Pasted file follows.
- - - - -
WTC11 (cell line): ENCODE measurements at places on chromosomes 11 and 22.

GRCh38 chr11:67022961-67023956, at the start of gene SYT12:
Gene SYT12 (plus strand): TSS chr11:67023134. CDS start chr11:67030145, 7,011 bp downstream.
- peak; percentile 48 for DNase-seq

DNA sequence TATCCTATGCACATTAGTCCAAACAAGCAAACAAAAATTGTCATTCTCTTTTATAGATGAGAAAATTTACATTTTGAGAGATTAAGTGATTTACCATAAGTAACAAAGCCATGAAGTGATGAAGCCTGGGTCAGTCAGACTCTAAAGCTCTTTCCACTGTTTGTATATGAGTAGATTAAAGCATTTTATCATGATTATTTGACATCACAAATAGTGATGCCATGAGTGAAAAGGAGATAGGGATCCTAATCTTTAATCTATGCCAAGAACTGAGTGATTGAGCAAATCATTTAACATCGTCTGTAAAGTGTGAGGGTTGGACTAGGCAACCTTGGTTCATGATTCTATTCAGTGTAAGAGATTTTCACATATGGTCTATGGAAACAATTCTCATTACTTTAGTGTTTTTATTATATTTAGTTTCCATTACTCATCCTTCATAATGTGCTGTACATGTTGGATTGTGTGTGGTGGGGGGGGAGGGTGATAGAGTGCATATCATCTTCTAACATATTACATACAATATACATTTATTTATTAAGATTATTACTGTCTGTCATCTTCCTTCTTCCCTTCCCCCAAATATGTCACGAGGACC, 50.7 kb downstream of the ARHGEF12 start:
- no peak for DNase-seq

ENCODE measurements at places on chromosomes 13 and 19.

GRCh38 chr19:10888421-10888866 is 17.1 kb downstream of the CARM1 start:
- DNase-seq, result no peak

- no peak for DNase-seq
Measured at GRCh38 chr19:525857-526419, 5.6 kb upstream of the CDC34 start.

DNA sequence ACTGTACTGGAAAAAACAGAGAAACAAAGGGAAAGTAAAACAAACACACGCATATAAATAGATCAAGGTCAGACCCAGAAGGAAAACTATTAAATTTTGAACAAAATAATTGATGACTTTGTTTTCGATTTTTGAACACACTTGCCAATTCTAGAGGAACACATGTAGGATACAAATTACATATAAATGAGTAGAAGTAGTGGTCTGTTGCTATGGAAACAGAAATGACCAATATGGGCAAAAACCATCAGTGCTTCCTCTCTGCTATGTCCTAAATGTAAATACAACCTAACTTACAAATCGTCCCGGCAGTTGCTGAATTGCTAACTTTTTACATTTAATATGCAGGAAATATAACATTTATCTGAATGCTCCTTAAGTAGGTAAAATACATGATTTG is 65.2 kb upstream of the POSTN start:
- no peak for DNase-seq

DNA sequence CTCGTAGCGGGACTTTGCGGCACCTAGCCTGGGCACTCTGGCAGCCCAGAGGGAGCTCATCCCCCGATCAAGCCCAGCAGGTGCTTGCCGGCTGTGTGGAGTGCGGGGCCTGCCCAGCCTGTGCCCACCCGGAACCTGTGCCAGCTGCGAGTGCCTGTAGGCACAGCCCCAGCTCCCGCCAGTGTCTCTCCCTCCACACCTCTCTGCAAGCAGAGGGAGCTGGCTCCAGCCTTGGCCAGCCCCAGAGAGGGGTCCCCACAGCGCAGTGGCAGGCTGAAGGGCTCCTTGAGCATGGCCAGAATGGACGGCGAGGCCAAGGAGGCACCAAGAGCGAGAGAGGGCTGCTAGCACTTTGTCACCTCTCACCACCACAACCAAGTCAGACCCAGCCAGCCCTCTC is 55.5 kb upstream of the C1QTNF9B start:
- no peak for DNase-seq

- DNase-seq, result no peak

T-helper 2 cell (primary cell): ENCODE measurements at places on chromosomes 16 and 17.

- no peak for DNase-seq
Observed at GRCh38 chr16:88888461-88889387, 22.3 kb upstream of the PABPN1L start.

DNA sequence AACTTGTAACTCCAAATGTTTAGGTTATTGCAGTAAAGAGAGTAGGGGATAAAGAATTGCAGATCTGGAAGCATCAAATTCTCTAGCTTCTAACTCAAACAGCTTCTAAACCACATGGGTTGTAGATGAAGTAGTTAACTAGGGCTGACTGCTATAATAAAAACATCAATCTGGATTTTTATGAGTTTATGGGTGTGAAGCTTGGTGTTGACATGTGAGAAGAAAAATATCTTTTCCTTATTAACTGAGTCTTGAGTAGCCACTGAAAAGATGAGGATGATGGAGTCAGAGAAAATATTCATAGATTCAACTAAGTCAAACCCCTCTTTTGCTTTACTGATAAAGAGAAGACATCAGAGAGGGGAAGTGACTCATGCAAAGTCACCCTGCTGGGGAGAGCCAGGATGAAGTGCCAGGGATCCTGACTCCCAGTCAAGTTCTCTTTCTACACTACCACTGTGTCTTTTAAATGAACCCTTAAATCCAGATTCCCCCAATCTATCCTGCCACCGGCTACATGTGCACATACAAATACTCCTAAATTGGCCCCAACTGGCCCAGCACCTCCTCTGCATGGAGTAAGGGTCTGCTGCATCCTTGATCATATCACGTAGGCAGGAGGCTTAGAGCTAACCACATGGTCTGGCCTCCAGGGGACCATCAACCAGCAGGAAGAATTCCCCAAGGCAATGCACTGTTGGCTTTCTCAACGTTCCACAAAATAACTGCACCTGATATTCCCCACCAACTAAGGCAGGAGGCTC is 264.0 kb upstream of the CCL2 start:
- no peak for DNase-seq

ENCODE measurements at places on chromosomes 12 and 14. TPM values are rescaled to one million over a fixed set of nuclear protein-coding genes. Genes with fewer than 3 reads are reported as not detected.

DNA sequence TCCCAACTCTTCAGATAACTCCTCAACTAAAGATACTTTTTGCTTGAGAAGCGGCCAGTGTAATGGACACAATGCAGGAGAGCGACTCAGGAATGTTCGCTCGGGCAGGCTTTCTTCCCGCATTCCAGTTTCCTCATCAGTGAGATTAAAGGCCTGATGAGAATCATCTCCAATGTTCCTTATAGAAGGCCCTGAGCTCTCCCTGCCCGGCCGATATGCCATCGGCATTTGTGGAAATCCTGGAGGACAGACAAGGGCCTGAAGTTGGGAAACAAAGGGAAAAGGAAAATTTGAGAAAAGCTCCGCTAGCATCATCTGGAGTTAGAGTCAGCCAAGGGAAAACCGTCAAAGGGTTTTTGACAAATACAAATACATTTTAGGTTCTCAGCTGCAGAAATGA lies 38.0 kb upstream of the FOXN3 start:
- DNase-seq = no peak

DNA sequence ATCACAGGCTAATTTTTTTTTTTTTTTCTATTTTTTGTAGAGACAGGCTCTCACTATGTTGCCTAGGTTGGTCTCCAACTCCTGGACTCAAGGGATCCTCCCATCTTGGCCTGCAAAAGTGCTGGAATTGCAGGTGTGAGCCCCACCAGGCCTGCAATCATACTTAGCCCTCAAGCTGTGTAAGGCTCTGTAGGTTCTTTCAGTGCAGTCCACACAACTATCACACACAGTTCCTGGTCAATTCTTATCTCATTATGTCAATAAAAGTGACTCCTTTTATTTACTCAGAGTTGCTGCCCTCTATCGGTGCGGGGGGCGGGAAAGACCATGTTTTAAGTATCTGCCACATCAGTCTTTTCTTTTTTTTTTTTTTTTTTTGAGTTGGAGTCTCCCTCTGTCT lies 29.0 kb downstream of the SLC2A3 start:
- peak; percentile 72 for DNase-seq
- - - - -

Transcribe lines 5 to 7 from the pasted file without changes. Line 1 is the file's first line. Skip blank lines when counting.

DNA sequence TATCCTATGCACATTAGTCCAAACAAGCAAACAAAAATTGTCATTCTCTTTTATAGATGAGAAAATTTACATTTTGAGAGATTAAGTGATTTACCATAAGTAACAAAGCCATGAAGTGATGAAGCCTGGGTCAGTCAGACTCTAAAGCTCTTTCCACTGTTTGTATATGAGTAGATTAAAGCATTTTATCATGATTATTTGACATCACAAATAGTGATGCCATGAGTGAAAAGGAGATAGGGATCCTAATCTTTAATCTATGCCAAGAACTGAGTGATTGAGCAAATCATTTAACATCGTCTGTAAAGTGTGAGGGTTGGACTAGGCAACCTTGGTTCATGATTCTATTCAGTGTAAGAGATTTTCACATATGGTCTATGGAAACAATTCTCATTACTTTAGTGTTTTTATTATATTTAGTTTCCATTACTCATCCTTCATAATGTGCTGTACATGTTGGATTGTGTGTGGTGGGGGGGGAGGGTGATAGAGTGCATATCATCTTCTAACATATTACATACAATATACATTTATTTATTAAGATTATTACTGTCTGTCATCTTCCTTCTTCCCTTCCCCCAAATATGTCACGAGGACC, 50.7 kb downstream of the ARHGEF12 start:
- no peak for DNase-seq

ENCODE measurements at places on chromosomes 13 and 19.